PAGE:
We live in a world, according to the Pew Research Center, where the overall intermarriage rate of Jews in the United States stands at 58 percent. Among non-Orthodox Jews, the rate is 71 percent. It is hard to find a family at Temple Beth El who has not been touched in some way by intermarriage. And its implications for our synagogue — for the Conservative movement in general — are profound.
The landscape has changed irrevocably, and we can either wring our hands and do nothing or try to expand the vistas of Judaism and the embrace of the Jewish people.
How do we foster constructive dialog among TBE members about the realities of intermarriage? How do we, as Jewish parents and grandparents, acknowledge our growingly diverse families and help them experience the richness of our religion to the fullest extent possible? How can we enhance our efforts to reach out to interfaith families, both within and outside our synagogue, and make them feel truly welcome and a valued part of our TBE community?
To help answer these questions, Temple Beth El, with support from its Men’s Club, has formed a Keruv Committee whose members include Stan Friedman (chair), Sue Frieden, Richard Heimler, Judy Aronin, Scott and Rae-ann Allen, Rabbi Hammerman, and our executive director, Steve Lander.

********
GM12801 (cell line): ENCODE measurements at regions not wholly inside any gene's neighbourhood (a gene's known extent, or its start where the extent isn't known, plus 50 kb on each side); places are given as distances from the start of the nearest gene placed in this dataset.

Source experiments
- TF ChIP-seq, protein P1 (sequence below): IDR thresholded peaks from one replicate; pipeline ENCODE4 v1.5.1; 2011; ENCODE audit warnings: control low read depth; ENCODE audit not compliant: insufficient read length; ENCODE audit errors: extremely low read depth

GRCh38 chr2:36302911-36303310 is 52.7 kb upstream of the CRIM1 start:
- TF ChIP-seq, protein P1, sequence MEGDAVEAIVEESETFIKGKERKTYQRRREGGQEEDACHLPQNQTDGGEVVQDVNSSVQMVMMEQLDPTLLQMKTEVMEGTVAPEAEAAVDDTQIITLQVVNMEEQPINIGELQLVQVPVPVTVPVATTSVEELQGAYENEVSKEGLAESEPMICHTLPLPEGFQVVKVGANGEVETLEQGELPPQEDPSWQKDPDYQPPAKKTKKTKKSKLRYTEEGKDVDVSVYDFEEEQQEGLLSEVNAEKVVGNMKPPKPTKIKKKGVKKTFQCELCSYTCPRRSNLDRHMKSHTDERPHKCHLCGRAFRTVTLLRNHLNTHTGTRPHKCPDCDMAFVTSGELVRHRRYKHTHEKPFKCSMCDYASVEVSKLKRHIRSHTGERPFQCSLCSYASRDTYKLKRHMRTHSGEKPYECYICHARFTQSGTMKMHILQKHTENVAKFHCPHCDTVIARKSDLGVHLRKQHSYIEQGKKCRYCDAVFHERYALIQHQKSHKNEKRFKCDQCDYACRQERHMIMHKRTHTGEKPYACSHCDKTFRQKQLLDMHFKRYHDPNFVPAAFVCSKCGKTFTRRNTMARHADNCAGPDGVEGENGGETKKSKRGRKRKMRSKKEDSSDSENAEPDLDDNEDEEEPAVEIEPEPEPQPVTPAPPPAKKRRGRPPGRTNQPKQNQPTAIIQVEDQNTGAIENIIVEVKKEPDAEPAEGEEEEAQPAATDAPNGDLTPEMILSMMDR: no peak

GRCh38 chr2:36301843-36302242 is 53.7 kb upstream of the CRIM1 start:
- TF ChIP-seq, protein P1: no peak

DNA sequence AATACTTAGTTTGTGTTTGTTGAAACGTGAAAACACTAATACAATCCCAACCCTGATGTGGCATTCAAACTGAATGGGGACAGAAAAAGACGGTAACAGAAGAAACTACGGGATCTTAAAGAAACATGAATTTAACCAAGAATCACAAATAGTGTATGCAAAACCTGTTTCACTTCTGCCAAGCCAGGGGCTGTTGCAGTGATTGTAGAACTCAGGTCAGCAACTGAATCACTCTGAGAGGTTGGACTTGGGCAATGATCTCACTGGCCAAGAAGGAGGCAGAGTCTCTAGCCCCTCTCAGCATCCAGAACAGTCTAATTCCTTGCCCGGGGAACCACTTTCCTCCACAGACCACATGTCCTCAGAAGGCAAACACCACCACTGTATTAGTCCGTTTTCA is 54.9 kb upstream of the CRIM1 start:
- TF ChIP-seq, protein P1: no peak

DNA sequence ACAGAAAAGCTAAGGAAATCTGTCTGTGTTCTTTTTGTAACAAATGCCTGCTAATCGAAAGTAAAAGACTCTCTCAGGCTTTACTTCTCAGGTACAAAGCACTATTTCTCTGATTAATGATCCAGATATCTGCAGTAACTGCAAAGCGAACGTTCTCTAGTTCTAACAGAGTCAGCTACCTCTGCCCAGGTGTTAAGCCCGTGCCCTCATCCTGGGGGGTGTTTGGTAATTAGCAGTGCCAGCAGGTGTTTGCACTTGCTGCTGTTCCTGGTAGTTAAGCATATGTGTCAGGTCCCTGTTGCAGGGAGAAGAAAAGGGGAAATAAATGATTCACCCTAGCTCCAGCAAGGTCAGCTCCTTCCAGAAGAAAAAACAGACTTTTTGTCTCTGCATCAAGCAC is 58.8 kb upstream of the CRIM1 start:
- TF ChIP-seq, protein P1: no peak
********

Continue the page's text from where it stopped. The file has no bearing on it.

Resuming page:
The Hebrew word keruv (pronounced kay-roov) means “to bring close” and, over the months to come, the committee will introduce programming to help couples, parents and extended families deal with issues regarding interfaith relationships and marriage. For example, the committee is planning to form a “Grandparents Circle” through which TBE grandparents can explore ways to help nurture the Jewish identities of their grandchildren while respecting the choices of their intermarried children. Rabbi Hammerman will hold a session in early April on how to tailor a Seder for a diverse family and tell the Passover story in a meaningful way. Other activities will follow.
At the same time, the committee will study and make recommendations to the Board of Trustees on changes to current synagogue life that might foster a warmer and more welcoming environment and further engage dual-faith families — all within the framework and tenets of Conservative Judaism.
We hope you will support the committee’s efforts, and we invite you to provide your comments and suggestions at any time to email@example.com.
Keruv is a nationwide initiative begun in the early 1990s by the Federation of Jewish Men’s Clubs and its executive director, Rabbi Chuck Simon.